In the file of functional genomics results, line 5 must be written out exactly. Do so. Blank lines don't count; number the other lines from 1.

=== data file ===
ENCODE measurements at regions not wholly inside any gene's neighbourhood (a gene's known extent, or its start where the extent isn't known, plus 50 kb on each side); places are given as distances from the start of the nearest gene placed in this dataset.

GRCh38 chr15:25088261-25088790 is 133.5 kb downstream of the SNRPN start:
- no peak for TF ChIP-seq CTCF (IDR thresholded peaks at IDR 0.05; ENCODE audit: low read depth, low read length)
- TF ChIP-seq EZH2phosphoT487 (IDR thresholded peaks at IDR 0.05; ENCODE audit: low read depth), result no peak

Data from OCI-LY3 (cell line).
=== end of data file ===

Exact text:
Data from OCI-LY3 (cell line).